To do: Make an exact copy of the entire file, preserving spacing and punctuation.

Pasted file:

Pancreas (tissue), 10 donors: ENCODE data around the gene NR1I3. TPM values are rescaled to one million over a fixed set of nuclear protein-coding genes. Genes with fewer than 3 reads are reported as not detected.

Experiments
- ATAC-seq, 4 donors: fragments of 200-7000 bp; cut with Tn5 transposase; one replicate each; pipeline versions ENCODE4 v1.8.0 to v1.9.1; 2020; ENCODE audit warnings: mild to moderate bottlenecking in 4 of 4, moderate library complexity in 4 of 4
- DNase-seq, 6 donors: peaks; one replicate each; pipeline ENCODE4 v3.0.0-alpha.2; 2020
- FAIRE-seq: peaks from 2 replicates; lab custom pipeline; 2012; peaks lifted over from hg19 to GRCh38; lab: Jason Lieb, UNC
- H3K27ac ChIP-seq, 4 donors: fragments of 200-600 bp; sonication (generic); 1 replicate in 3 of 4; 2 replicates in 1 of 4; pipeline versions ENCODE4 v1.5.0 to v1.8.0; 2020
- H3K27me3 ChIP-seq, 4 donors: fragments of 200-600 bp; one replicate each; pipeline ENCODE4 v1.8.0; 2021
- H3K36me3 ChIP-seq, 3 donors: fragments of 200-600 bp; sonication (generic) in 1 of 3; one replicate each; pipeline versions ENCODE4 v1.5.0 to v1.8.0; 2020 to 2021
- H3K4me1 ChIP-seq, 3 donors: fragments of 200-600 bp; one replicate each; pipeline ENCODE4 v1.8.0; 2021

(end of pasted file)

Pancreas (tissue), 10 donors: ENCODE data around the gene NR1I3. TPM values are rescaled to one million over a fixed set of nuclear protein-coding genes. Genes with fewer than 3 reads are reported as not detected.

Experiments
- ATAC-seq, 4 donors: fragments of 200-7000 bp; cut with Tn5 transposase; one replicate each; pipeline versions ENCODE4 v1.8.0 to v1.9.1; 2020; ENCODE audit warnings: mild to moderate bottlenecking in 4 of 4, moderate library complexity in 4 of 4
- DNase-seq, 6 donors: peaks; one replicate each; pipeline ENCODE4 v3.0.0-alpha.2; 2020
- FAIRE-seq: peaks from 2 replicates; lab custom pipeline; 2012; peaks lifted over from hg19 to GRCh38; lab: Jason Lieb, UNC
- H3K27ac ChIP-seq, 4 donors: fragments of 200-600 bp; sonication (generic); 1 replicate in 3 of 4; 2 replicates in 1 of 4; pipeline versions ENCODE4 v1.5.0 to v1.8.0; 2020
- H3K27me3 ChIP-seq, 4 donors: fragments of 200-600 bp; one replicate each; pipeline ENCODE4 v1.8.0; 2021
- H3K36me3 ChIP-seq, 3 donors: fragments of 200-600 bp; sonication (generic) in 1 of 3; one replicate each; pipeline versions ENCODE4 v1.5.0 to v1.8.0; 2020 to 2021
- H3K4me1 ChIP-seq, 3 donors: fragments of 200-600 bp; one replicate each; pipeline ENCODE4 v1.8.0; 2021